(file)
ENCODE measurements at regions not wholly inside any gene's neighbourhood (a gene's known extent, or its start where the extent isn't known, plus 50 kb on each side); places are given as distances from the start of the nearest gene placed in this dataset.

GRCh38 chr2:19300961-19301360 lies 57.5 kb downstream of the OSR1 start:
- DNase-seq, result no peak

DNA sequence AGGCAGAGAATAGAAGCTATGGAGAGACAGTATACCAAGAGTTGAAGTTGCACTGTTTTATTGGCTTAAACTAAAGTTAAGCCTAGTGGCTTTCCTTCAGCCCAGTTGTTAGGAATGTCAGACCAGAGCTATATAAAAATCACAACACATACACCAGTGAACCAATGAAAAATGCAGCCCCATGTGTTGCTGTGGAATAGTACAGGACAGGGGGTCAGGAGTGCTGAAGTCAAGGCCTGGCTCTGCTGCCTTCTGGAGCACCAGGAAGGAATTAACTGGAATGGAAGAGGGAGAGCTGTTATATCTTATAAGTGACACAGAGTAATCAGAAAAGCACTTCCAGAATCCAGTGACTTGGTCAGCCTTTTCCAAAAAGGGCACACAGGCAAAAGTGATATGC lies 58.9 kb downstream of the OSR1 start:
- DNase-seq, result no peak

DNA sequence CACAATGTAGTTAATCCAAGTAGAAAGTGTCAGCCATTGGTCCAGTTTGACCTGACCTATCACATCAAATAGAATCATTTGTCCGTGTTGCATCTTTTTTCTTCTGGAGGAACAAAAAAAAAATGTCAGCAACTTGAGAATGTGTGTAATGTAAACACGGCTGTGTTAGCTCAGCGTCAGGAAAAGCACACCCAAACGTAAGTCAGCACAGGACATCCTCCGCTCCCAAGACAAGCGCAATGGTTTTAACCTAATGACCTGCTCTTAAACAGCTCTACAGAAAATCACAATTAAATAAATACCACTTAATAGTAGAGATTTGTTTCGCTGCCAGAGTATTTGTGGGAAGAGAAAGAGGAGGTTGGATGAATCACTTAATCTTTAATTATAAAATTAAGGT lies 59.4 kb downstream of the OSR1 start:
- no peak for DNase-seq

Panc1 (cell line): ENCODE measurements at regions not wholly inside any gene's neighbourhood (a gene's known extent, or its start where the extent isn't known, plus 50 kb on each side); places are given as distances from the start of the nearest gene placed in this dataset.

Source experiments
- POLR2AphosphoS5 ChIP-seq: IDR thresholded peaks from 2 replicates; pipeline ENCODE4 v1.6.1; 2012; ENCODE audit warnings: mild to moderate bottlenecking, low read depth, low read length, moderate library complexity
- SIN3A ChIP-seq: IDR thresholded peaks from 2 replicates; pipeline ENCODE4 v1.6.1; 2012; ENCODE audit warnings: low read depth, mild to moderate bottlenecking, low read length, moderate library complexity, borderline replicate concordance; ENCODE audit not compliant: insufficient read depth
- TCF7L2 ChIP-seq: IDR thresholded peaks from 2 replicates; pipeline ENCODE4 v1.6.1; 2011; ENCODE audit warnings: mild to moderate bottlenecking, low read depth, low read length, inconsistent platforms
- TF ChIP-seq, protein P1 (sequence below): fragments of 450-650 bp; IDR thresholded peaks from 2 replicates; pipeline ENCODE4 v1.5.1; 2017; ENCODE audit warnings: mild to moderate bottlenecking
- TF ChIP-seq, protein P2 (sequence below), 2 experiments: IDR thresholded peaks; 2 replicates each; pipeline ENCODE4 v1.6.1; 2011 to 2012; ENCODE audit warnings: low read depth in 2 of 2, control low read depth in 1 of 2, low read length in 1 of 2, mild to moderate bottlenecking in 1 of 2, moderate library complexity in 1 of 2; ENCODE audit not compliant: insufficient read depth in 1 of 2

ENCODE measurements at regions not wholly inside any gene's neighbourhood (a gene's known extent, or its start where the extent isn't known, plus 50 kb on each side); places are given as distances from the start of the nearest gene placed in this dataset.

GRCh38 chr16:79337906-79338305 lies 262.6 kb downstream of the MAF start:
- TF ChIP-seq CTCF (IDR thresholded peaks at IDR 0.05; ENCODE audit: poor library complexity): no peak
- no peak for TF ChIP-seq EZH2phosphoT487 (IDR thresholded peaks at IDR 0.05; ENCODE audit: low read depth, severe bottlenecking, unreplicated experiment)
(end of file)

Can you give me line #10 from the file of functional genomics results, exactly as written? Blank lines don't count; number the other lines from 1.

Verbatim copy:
- POLR2AphosphoS5 ChIP-seq: IDR thresholded peaks from 2 replicates; pipeline ENCODE4 v1.6.1; 2012; ENCODE audit warnings: mild to moderate bottlenecking, low read depth, low read length, moderate library complexity